Incoming Minister of Mineral Resources, Gwede Mantshe, has impressed some observers with his business-like approach to the major challenges facing stakeholders in the industry bequeathed to him by his controversial and in some eyes discredited predecessor Mosebenzi Zwane. Mantashe recently committed himself to finalising a revised Mining Charter by no later than June this year. This is ambitious but as he himself points out the state of limbo that the industry finds itself is not sustainable given the high levels of suspicion and mistrust that characterise the industry.
Mantashe has also responded positively to the call to remedy the fact that his predecessor had chosen to ride roughshod over community interests in the mining industry. In trying to bulldoze the new Charter Zwane had invited particularly vociferous criticism from representative of mining communities. Although the new minister has announced a nine-province process of consultation with these communities, he has not escaped criticism given the lack of information regarding what form the promised process of consultation will take. Fears have been expressed that the nine-province tour is to be a superficial invitation to communities to comment as opposed to a structured engagement at a local level where the impact of mining is felt by mine-affected communities.
But the topical issue at hand right now is the news that on 4th April the High Court ruled that mining companies were not required to top-up their empowerment related equity transfer I the event of sale of equity by a BEE partner, provided that they had at least once reached the 26% threshold specified in the 2004 and 2010 versions of the Mining Charter. This stems from a time when the Chamber of Mines and the then Minister of Mineral Resources, Ngoako Ramathlodi, had agreed to have the courts make a declaratory order on the so-called “once empowered, always empowered” principle. The Chamber had argued that this was too onerous a requirement while at the time the State held the view that this should be on ongoing requirement even if an empowerment partner disposed of equity to non-empowerment entities.
Minister Mantashe has responded pragmatically to the High Court ruling saying that instead of appealing he would rather engage with the industry on the matter of how to maintain the empowerment profile of mining companies. Citing an intolerance for “speculators” and indicating that he believed mining companies should not be punished where they see their empowerment credentials undermined by speculative sales of equity, the Minister said that each case should be judged on its merits.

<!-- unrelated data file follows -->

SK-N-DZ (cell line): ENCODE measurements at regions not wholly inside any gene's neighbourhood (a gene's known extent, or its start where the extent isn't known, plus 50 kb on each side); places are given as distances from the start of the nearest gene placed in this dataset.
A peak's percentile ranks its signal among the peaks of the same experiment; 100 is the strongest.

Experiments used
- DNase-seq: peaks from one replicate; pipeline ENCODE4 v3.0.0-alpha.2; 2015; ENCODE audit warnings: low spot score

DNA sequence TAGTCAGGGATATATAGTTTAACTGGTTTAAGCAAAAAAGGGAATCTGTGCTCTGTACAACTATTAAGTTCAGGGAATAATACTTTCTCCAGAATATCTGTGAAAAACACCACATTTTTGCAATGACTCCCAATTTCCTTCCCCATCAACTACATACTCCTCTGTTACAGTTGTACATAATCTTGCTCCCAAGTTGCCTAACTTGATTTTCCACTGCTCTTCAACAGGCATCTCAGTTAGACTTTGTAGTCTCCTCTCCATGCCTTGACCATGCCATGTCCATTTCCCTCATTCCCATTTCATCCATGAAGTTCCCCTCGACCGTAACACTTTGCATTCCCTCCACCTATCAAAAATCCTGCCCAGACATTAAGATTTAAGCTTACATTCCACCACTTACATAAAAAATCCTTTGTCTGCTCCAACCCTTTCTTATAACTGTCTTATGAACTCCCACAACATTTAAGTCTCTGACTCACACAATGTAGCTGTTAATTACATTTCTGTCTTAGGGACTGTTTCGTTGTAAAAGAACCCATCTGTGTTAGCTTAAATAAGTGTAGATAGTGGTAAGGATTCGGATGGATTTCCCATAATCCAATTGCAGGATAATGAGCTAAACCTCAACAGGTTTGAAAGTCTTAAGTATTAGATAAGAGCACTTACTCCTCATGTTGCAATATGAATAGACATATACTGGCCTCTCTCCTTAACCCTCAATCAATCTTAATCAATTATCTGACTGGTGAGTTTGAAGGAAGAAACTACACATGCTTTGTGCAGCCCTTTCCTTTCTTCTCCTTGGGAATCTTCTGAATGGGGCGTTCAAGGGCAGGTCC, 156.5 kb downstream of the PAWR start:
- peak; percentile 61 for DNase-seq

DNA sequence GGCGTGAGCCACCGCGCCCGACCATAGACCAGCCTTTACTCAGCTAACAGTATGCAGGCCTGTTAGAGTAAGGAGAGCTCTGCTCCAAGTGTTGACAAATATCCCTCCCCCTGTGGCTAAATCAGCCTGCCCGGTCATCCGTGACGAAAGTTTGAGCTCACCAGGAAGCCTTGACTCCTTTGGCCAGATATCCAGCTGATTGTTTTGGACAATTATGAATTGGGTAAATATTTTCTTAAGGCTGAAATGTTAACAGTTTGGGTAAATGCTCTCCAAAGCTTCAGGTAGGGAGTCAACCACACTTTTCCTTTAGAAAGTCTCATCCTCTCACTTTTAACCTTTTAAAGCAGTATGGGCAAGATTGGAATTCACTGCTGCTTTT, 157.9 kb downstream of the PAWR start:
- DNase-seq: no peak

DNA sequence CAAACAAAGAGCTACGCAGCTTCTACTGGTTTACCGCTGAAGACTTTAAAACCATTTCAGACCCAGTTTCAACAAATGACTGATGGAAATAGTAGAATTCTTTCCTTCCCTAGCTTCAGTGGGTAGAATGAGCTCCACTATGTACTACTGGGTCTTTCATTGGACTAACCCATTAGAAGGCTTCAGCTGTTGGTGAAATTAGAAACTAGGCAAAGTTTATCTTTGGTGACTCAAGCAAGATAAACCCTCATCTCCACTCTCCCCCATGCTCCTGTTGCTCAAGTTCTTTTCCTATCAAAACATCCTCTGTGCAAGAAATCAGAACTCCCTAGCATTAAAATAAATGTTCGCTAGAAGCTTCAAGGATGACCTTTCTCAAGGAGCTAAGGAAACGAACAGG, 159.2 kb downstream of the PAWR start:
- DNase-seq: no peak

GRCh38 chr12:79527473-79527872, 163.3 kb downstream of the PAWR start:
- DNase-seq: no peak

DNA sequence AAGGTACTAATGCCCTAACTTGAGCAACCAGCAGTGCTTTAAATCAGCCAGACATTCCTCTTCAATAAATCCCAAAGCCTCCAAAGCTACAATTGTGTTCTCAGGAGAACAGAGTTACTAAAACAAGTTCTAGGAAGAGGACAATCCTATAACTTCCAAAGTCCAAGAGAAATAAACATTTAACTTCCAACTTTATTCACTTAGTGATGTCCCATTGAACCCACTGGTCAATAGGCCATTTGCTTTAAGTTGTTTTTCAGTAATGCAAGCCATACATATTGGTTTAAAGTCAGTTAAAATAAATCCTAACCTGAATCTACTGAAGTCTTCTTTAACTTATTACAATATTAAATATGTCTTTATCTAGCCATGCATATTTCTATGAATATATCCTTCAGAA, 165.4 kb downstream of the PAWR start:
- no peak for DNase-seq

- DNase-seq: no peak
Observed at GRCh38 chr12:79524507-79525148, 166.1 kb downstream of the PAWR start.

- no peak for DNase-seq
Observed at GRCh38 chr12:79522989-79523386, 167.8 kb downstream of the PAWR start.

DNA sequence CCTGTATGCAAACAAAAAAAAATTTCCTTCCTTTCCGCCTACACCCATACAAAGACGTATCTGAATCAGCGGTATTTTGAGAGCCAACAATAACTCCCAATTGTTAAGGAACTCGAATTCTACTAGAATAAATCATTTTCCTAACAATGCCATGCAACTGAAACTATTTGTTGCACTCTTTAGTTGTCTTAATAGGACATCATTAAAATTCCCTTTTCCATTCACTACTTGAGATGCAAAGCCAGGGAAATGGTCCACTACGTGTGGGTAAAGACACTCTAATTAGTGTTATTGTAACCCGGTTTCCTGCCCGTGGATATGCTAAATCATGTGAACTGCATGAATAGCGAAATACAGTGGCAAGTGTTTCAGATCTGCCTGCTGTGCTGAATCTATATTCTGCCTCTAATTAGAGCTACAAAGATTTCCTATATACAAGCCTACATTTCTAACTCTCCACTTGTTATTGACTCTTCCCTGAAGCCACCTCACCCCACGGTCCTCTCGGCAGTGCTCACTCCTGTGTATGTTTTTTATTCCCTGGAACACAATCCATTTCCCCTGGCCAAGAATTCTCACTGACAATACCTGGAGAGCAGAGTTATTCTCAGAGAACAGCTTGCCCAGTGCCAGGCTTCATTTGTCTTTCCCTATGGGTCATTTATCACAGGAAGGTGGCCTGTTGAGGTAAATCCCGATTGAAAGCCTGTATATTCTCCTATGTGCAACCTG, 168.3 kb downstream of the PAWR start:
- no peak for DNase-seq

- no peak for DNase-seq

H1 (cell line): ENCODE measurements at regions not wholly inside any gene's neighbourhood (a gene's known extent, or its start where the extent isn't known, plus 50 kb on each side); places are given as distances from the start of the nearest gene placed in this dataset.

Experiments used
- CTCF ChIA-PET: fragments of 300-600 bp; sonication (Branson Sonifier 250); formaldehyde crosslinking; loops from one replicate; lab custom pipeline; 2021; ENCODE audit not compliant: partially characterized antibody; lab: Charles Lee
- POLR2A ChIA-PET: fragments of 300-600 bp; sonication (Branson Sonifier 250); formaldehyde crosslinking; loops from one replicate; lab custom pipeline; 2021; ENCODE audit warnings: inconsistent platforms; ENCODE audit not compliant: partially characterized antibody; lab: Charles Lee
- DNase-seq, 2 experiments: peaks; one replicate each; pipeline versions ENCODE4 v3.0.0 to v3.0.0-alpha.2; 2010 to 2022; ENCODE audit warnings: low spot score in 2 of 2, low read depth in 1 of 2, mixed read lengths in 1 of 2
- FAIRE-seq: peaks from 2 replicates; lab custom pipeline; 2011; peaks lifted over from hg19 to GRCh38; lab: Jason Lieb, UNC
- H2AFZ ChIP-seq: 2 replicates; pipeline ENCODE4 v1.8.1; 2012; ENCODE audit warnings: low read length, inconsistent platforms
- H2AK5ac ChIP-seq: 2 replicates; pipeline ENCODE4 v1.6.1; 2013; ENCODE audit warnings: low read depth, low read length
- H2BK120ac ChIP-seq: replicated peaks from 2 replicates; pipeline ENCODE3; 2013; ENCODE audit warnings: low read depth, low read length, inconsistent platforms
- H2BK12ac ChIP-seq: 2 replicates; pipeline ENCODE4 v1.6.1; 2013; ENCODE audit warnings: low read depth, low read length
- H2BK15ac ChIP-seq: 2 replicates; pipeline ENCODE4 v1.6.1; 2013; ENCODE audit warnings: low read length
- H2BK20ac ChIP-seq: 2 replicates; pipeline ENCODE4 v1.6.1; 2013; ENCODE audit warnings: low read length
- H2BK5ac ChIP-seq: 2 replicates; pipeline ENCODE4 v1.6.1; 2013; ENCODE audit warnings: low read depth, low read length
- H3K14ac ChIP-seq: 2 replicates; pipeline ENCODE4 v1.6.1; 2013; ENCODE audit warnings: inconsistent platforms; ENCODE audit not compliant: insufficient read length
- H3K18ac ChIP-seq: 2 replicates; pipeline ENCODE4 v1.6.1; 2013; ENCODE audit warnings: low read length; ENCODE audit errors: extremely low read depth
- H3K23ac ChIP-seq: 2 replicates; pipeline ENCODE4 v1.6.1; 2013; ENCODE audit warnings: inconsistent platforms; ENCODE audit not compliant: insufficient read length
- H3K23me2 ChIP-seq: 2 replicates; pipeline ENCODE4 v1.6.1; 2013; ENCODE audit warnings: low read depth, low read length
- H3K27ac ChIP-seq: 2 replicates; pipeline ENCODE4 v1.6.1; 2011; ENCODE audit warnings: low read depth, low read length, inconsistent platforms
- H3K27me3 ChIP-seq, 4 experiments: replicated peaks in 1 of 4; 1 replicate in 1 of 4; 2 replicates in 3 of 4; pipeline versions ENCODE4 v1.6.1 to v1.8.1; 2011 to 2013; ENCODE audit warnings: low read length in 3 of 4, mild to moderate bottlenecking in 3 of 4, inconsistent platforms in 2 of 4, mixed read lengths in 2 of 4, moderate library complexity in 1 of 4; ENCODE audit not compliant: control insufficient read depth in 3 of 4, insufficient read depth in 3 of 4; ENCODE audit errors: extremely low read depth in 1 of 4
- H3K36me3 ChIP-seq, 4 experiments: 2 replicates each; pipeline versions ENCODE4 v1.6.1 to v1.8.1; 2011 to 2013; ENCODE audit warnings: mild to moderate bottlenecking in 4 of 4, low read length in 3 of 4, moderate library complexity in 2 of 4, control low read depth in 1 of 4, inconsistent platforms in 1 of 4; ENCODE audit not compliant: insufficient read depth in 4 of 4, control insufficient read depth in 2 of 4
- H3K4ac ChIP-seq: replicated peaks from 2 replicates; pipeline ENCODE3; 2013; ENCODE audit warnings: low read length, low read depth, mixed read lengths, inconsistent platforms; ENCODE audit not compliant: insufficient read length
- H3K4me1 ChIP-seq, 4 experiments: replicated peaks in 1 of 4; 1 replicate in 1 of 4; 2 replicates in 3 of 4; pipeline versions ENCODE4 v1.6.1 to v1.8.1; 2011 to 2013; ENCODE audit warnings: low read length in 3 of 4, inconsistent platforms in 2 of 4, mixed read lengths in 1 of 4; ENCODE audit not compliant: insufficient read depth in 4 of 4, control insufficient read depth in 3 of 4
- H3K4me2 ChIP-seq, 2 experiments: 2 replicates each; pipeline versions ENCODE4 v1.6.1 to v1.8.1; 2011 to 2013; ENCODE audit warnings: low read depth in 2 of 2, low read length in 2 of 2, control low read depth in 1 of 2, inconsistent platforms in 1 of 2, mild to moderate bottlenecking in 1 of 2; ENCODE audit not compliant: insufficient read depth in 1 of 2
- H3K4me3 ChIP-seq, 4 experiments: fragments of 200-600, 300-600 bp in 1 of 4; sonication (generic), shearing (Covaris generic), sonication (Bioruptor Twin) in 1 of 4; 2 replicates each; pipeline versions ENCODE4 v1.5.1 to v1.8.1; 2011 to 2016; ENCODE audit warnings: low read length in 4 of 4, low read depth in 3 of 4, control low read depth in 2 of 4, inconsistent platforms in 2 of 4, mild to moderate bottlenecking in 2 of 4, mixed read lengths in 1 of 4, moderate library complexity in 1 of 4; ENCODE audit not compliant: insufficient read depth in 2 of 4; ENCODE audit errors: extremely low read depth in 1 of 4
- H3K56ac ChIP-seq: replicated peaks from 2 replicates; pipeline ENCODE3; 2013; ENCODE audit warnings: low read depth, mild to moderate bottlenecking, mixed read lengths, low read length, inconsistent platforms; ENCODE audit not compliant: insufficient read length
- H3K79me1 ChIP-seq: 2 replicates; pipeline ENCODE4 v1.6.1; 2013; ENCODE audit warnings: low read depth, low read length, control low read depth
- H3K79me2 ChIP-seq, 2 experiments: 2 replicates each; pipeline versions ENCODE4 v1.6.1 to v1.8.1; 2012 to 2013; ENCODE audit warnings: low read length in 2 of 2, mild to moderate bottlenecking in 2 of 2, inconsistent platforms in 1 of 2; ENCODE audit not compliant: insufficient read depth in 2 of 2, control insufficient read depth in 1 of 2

That the Minister has recognised that the mining industry is suffering the twin challenges of self-doubt in the face of policy uncertainty and open hostility between itself and other industry stakeholders is encouraging. His predecessor ignored this reality, seemingly focused instead on how to aid and abet those practising State Capture to carve out their own niche in the mining sector no matter the cost.
With Mantashe’s installation as Minister the industry surely looks forward to a positive engagement with government. In turn, both of these parties need to ensure that they engage meaningfully with both labour and mine affected communities for it is amongst these groups that “legitimacy” and a social license to operate are to be found. Historically, both mining companies and government have failed miserably to accurately gauge sentiments amongst mining communities in particular, often with tragic consequences. Mining companies and government both need to shift away from measuring the success of their community engagement efforts through quantum of their CSI spend in the case of the mines, or, through expenditure on social goods and services by government. Social and Labour Plan planning and Integrated Development Planning must both genuinely and meaningfully incorporate community expression if the efficacy of social spending by mines and the public sector is to be enhanced and levels of protest and conflict reduced.
Editor – If you are a member of a mining community do your best to attend the community consultations promised by the Department of Mineral Resources. At the time of writing there was no clarity regarding the scheduling of these consultations, nor where they are to take place or whether participation is open to the public or by invitation only